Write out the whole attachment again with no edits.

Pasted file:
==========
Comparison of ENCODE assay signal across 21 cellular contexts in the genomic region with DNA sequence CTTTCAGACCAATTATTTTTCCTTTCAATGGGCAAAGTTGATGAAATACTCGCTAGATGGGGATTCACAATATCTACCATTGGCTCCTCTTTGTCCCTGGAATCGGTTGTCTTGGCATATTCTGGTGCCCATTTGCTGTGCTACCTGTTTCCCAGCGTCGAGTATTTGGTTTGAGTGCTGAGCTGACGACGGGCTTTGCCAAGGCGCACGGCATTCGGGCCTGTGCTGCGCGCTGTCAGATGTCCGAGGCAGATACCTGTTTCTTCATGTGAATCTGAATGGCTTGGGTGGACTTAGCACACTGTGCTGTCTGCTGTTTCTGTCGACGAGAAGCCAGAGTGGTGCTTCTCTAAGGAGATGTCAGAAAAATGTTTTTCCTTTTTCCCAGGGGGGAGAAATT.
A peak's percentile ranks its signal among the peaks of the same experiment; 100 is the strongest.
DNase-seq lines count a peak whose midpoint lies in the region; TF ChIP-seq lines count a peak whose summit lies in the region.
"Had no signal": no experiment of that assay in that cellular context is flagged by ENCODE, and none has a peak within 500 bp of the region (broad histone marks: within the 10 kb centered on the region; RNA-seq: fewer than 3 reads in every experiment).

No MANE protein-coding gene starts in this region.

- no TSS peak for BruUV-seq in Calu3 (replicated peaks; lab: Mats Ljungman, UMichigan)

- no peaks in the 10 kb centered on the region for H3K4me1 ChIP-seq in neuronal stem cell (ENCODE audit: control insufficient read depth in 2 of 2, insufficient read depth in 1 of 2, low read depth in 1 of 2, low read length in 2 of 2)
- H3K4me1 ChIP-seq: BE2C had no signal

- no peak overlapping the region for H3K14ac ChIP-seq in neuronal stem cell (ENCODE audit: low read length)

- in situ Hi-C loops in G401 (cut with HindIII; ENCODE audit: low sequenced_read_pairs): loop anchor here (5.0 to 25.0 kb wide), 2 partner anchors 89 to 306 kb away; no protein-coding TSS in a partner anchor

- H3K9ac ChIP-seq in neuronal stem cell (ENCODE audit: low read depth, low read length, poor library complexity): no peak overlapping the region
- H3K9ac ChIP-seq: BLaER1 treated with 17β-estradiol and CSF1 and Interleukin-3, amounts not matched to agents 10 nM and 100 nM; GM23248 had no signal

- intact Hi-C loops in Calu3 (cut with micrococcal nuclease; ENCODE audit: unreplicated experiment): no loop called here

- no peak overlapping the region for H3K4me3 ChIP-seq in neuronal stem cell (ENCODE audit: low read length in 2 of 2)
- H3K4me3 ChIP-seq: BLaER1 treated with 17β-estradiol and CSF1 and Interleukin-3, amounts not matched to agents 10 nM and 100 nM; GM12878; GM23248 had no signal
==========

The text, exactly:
Comparison of ENCODE assay signal across 21 cellular contexts in the genomic region with DNA sequence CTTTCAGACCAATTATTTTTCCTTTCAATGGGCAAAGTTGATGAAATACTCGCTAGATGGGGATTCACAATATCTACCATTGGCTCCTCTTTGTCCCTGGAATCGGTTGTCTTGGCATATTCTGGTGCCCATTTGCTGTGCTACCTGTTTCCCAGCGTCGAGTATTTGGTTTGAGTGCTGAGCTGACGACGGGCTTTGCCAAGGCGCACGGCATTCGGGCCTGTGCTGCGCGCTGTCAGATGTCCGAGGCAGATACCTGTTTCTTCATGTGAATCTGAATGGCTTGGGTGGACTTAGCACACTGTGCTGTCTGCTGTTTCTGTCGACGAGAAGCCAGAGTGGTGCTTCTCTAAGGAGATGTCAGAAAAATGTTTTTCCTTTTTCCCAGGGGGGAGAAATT.
A peak's percentile ranks its signal among the peaks of the same experiment; 100 is the strongest.
DNase-seq lines count a peak whose midpoint lies in the region; TF ChIP-seq lines count a peak whose summit lies in the region.
"Had no signal": no experiment of that assay in that cellular context is flagged by ENCODE, and none has a peak within 500 bp of the region (broad histone marks: within the 10 kb centered on the region; RNA-seq: fewer than 3 reads in every experiment).

No MANE protein-coding gene starts in this region.

- no TSS peak for BruUV-seq in Calu3 (replicated peaks; lab: Mats Ljungman, UMichigan)

- no peaks in the 10 kb centered on the region for H3K4me1 ChIP-seq in neuronal stem cell (ENCODE audit: control insufficient read depth in 2 of 2, insufficient read depth in 1 of 2, low read depth in 1 of 2, low read length in 2 of 2)
- H3K4me1 ChIP-seq: BE2C had no signal

- no peak overlapping the region for H3K14ac ChIP-seq in neuronal stem cell (ENCODE audit: low read length)

- in situ Hi-C loops in G401 (cut with HindIII; ENCODE audit: low sequenced_read_pairs): loop anchor here (5.0 to 25.0 kb wide), 2 partner anchors 89 to 306 kb away; no protein-coding TSS in a partner anchor

- H3K9ac ChIP-seq in neuronal stem cell (ENCODE audit: low read depth, low read length, poor library complexity): no peak overlapping the region
- H3K9ac ChIP-seq: BLaER1 treated with 17β-estradiol and CSF1 and Interleukin-3, amounts not matched to agents 10 nM and 100 nM; GM23248 had no signal

- intact Hi-C loops in Calu3 (cut with micrococcal nuclease; ENCODE audit: unreplicated experiment): no loop called here

- no peak overlapping the region for H3K4me3 ChIP-seq in neuronal stem cell (ENCODE audit: low read length in 2 of 2)
- H3K4me3 ChIP-seq: BLaER1 treated with 17β-estradiol and CSF1 and Interleukin-3, amounts not matched to agents 10 nM and 100 nM; GM12878; GM23248 had no signal